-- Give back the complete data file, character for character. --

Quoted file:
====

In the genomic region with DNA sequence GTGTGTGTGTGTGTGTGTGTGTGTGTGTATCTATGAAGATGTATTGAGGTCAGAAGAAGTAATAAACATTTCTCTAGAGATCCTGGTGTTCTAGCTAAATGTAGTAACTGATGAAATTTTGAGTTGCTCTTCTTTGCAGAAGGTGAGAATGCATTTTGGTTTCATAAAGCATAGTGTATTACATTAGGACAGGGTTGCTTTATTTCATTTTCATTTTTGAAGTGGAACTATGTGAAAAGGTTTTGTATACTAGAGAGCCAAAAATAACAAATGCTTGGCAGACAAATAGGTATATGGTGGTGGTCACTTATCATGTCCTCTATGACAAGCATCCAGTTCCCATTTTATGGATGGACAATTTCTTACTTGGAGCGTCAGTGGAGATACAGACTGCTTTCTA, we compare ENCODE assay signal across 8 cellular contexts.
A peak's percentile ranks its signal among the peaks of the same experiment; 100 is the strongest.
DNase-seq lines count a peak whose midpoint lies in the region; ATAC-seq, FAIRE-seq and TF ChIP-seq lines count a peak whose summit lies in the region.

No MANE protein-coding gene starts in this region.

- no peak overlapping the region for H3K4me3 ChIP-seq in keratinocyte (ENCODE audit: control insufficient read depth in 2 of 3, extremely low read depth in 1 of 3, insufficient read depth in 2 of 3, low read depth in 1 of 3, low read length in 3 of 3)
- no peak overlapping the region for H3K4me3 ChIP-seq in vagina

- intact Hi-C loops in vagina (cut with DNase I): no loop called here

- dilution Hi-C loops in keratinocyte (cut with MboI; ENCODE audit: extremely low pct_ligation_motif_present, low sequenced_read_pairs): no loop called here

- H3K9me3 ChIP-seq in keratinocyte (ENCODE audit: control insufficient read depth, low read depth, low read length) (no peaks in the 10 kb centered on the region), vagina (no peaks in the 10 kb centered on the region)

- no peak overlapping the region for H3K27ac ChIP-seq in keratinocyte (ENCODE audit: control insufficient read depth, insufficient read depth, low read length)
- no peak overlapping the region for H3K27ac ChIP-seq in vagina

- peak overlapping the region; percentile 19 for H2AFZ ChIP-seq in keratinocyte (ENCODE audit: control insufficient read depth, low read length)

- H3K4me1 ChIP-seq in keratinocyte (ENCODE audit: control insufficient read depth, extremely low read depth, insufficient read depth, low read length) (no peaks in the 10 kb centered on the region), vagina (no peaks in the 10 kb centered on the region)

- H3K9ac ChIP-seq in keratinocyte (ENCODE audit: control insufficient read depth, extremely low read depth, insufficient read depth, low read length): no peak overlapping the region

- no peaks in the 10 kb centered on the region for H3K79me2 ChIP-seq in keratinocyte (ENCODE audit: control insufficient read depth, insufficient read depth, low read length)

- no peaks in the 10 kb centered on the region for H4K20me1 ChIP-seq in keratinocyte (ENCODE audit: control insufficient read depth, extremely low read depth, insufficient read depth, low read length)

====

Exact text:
In the genomic region with DNA sequence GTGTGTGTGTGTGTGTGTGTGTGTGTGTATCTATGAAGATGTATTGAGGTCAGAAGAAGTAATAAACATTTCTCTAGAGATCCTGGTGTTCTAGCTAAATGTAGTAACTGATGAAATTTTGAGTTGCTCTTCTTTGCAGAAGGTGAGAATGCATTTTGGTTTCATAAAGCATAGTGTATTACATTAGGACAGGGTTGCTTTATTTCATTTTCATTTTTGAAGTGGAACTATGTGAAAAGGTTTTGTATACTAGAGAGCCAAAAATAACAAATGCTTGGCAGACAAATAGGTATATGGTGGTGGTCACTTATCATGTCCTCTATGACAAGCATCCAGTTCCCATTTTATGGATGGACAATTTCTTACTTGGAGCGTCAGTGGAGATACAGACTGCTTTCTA, we compare ENCODE assay signal across 8 cellular contexts.
A peak's percentile ranks its signal among the peaks of the same experiment; 100 is the strongest.
DNase-seq lines count a peak whose midpoint lies in the region; ATAC-seq, FAIRE-seq and TF ChIP-seq lines count a peak whose summit lies in the region.

No MANE protein-coding gene starts in this region.

- no peak overlapping the region for H3K4me3 ChIP-seq in keratinocyte (ENCODE audit: control insufficient read depth in 2 of 3, extremely low read depth in 1 of 3, insufficient read depth in 2 of 3, low read depth in 1 of 3, low read length in 3 of 3)
- no peak overlapping the region for H3K4me3 ChIP-seq in vagina

- intact Hi-C loops in vagina (cut with DNase I): no loop called here

- dilution Hi-C loops in keratinocyte (cut with MboI; ENCODE audit: extremely low pct_ligation_motif_present, low sequenced_read_pairs): no loop called here

- H3K9me3 ChIP-seq in keratinocyte (ENCODE audit: control insufficient read depth, low read depth, low read length) (no peaks in the 10 kb centered on the region), vagina (no peaks in the 10 kb centered on the region)

- no peak overlapping the region for H3K27ac ChIP-seq in keratinocyte (ENCODE audit: control insufficient read depth, insufficient read depth, low read length)
- no peak overlapping the region for H3K27ac ChIP-seq in vagina

- peak overlapping the region; percentile 19 for H2AFZ ChIP-seq in keratinocyte (ENCODE audit: control insufficient read depth, low read length)

- H3K4me1 ChIP-seq in keratinocyte (ENCODE audit: control insufficient read depth, extremely low read depth, insufficient read depth, low read length) (no peaks in the 10 kb centered on the region), vagina (no peaks in the 10 kb centered on the region)

- H3K9ac ChIP-seq in keratinocyte (ENCODE audit: control insufficient read depth, extremely low read depth, insufficient read depth, low read length): no peak overlapping the region

- no peaks in the 10 kb centered on the region for H3K79me2 ChIP-seq in keratinocyte (ENCODE audit: control insufficient read depth, insufficient read depth, low read length)

- no peaks in the 10 kb centered on the region for H4K20me1 ChIP-seq in keratinocyte (ENCODE audit: control insufficient read depth, extremely low read depth, insufficient read depth, low read length)